Hybrid committee is both Super PAC, traditional PAC


A new type of Super PAC has filed registration papers with the Federal Election Commission, saying it plans both to accept unlimited contributions for independent expenditures and, using a separate bank account, to take in limited donations to be used for direct contributions to candidates.

Until now, Super PACs and traditional PACs have been separate. Super PACs, or independent-expenditure-only committees, can accept contributions of unlimited amounts from individuals, corporations and labor unions as long as the Super PAC does not make contributions to candidates. Traditional PACs are subject to limits on the amounts and sources of contributions, but they can pass money on to candidates.

The new hybrid, Efficient America PAC, submitted its statement of organization this week.

The filing references a court case, Carey v. FEC, that concerns a plan by another PAC to set up a single committee with segregated bank accounts — one to hold contributions subject to the traditional limits, the other to hold unlimited contributions.

The case arose after the PAC, National Defense PAC, asked the FEC for an Advisory Opinion regarding its plan. The FEC voted on two draft Advisory Opinions, but neither got enough votes for approval.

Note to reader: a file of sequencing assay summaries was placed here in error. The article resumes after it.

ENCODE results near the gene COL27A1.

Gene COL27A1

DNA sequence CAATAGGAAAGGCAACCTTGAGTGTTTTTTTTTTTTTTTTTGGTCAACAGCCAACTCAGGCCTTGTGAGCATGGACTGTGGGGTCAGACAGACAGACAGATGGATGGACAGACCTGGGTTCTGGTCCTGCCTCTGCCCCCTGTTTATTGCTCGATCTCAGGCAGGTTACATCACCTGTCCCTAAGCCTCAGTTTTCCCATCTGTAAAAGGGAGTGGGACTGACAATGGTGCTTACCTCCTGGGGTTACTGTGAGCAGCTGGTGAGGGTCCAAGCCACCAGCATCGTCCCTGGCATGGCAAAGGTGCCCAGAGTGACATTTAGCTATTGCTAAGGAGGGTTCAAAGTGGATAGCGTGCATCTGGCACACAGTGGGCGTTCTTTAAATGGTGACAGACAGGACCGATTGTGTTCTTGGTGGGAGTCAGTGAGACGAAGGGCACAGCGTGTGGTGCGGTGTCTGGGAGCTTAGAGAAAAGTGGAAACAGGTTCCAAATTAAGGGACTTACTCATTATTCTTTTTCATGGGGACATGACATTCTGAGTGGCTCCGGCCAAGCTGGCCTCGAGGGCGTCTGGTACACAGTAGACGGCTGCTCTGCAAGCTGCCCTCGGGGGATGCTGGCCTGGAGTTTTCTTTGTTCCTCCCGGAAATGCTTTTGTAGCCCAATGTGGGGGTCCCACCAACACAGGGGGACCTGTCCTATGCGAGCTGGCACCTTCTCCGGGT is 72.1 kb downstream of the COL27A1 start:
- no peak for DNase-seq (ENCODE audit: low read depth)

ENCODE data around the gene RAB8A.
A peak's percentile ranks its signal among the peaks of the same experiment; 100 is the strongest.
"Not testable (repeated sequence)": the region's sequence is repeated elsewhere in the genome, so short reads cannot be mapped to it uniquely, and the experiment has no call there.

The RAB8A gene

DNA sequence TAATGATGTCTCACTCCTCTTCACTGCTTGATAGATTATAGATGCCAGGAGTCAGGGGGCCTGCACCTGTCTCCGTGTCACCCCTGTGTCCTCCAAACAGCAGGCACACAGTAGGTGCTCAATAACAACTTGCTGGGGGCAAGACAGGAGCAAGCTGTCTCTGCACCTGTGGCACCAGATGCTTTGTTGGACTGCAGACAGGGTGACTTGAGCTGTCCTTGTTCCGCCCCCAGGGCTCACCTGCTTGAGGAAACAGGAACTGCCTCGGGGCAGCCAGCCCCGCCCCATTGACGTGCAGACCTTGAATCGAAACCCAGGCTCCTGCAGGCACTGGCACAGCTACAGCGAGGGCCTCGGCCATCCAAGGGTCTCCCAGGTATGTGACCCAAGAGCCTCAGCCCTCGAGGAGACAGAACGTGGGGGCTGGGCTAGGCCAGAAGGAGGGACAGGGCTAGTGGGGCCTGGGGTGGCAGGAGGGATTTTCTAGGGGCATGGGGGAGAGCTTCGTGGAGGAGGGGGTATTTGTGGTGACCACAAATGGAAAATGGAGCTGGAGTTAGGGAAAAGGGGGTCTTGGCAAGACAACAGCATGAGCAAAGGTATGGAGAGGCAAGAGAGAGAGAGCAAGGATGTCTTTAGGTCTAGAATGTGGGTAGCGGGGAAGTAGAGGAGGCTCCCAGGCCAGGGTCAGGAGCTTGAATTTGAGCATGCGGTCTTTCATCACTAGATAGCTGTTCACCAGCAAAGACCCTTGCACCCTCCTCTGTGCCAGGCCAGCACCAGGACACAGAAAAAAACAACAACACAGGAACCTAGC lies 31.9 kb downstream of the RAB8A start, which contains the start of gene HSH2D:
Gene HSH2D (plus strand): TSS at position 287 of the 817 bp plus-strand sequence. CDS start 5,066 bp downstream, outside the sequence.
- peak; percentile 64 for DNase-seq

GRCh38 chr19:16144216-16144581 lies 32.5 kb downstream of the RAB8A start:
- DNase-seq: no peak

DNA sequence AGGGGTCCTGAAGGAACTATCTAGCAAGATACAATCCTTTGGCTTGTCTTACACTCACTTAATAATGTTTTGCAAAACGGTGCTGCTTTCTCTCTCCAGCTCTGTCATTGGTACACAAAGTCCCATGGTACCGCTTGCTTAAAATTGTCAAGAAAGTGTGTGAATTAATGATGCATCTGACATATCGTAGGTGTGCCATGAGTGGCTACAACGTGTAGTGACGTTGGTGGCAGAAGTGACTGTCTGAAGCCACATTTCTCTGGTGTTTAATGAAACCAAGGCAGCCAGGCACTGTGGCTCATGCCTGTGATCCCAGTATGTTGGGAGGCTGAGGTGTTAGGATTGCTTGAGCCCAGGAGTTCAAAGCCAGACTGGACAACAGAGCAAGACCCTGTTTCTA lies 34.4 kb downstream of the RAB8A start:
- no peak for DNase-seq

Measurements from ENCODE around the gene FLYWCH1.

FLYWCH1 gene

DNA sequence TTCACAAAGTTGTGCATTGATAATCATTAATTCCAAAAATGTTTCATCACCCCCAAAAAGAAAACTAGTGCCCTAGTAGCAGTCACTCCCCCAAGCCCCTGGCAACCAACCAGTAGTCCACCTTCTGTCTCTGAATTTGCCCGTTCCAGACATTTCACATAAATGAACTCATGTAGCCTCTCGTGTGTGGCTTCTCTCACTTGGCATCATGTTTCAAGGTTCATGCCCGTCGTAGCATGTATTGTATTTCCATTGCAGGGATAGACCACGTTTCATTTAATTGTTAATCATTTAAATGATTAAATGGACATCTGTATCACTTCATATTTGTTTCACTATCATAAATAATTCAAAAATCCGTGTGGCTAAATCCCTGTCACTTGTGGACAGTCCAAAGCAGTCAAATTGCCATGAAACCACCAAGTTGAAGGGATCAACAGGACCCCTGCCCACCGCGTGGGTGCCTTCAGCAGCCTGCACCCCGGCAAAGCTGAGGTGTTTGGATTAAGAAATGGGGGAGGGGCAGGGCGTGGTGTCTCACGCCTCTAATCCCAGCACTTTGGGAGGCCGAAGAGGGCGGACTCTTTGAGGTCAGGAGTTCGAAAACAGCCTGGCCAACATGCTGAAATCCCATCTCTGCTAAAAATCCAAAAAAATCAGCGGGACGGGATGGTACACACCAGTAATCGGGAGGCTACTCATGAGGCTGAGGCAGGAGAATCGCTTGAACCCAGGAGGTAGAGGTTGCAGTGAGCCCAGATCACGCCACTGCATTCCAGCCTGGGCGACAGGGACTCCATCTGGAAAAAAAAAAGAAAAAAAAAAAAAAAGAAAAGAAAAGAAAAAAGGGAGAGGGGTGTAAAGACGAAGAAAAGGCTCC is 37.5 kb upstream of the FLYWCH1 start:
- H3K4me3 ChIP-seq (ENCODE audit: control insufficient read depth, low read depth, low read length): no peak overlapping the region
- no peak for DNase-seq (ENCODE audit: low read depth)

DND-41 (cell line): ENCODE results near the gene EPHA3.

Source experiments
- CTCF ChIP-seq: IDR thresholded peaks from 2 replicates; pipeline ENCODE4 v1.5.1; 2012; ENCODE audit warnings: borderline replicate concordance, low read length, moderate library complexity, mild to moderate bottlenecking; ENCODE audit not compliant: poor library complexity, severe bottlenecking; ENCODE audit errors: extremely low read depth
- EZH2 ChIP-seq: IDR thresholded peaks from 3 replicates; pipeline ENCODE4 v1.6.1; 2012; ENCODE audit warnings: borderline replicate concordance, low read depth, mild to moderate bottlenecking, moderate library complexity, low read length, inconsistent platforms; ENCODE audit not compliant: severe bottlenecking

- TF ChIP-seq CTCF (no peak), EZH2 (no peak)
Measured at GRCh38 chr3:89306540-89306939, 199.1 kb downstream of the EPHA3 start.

National Defense PAC then filed its lawsuit. In June, a U.S. District Court granted a preliminary injunction allowing National Defense PAC to proceed with its plan.

The founder of Efficient America PAC, Lee O'Neal, said the organization was formed to support energy-efficiency legislation.

O'Neal said the group does not plan to explicity support or oppose candidates with its independent expenditures. "Independent expenditures will be to make people aware of bills that are showing up," he said. "We will be making donations to candidates that are supporting or sponsoring the legislation."

Most contributions will be made online, he said, with separate forms for each bank account. One form will be for limited contributions from individuals; the other will be for Super PAC contributions.

O'Neal serves on the board of directors of Residential Energy Services Network, a 501(c)3 organization, but Efficient America PAC is not affiliated with that organization, he said.

Residential Energy Services spent $20,000 in each of the first two quarters of this year on lobbying, according to reports filed by its lobbying firm, Cardenas Partners. According to the reports, the firm lobbied the House, the Senate and the Department of Energy regarding energy-efficiency issues.

O'Neal says he followed the lead of his lawyer, Neil Reiff, in setting up Efficient America PAC in the way he did. "I talked with the FEC to make sure they weren't going to reject it and got indications that they weren't," said Reiff, noting that the discussion with the FEC on the matter was informal. Reiff's profile on his law firm's website says he held several positions with the Democratic National Committee and that he has "successfully represented numerous clients before the Federal Election Commission and various state election agencies." An IRS filing from 2004 shows that Reiff was also the custodian of records for MoveOn.org Voter Fund, a 527 group.

The FEC's press office said that its analysis division looks at each new filing and determines whether it is valid. A spokesman said the commission would not comment on a specific case.